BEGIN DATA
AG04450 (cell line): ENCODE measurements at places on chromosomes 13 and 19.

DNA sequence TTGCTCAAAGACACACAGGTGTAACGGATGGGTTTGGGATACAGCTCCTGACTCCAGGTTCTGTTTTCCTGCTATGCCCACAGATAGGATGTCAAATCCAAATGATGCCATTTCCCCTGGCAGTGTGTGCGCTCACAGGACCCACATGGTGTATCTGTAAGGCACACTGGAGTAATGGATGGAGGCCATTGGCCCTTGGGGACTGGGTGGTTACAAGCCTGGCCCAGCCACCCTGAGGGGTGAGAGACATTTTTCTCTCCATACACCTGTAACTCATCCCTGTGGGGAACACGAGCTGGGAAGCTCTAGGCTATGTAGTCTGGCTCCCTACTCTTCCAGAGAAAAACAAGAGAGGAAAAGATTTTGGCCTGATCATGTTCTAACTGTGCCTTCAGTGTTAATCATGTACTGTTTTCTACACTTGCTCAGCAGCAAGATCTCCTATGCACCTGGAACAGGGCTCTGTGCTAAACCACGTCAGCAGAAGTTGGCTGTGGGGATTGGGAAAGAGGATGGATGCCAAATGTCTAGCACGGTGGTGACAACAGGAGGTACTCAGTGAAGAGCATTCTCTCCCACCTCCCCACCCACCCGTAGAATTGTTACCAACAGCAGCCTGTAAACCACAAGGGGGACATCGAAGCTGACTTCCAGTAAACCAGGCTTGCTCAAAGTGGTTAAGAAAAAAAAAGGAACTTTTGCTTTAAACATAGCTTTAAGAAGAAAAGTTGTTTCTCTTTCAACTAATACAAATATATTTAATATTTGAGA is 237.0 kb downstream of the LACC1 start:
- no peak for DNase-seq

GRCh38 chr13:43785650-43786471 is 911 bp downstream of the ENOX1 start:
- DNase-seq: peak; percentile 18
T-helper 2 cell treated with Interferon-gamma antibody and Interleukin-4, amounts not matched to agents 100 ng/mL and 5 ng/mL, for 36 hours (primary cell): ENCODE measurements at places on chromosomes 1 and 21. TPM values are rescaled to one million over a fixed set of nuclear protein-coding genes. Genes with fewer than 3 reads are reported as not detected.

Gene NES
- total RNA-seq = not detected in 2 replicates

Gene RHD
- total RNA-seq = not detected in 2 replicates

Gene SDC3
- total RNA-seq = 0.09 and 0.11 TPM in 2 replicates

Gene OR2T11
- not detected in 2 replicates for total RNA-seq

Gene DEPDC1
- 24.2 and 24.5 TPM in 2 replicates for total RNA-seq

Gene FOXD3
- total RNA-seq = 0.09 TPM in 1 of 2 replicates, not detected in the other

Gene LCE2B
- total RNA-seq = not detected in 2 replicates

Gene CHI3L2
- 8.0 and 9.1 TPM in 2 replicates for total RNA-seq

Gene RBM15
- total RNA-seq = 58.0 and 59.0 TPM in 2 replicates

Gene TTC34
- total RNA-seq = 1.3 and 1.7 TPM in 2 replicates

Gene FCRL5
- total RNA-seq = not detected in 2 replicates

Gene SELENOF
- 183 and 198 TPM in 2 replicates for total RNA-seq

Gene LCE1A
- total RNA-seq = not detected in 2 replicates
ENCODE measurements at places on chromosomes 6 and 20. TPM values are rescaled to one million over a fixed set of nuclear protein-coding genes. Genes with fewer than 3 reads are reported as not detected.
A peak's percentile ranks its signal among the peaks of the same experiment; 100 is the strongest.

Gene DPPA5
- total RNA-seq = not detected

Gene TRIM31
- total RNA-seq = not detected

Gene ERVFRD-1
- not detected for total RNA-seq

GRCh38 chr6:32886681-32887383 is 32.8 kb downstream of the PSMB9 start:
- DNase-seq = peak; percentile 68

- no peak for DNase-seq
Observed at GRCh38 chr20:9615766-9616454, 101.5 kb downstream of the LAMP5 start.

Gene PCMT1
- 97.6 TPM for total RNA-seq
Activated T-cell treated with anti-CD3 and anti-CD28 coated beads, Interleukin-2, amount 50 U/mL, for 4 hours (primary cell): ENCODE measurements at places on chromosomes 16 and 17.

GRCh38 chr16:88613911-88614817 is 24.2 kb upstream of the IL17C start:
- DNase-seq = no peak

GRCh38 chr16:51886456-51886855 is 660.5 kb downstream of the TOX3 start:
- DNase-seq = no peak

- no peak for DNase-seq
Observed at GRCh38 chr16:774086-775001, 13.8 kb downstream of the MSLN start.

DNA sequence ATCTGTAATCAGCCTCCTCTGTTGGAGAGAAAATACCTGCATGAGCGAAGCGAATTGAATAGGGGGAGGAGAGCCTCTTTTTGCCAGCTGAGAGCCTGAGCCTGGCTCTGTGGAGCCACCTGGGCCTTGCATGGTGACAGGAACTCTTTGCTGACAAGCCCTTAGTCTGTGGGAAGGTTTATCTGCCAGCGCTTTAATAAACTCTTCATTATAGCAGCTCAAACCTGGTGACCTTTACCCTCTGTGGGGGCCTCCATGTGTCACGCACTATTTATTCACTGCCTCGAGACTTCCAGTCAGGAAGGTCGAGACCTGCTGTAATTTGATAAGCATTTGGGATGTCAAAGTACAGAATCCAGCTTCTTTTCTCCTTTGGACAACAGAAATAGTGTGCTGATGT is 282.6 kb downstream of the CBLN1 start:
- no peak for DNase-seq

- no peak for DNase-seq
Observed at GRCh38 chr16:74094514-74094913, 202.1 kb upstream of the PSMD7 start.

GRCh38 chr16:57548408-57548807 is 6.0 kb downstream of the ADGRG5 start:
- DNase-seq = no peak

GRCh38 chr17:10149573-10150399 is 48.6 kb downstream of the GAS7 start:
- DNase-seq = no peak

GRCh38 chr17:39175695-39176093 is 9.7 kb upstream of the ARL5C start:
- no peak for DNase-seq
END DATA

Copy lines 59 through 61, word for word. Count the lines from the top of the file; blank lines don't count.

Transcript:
- DNase-seq = no peak

GRCh38 chr17:10149573-10150399 is 48.6 kb downstream of the GAS7 start:
- DNase-seq = no peak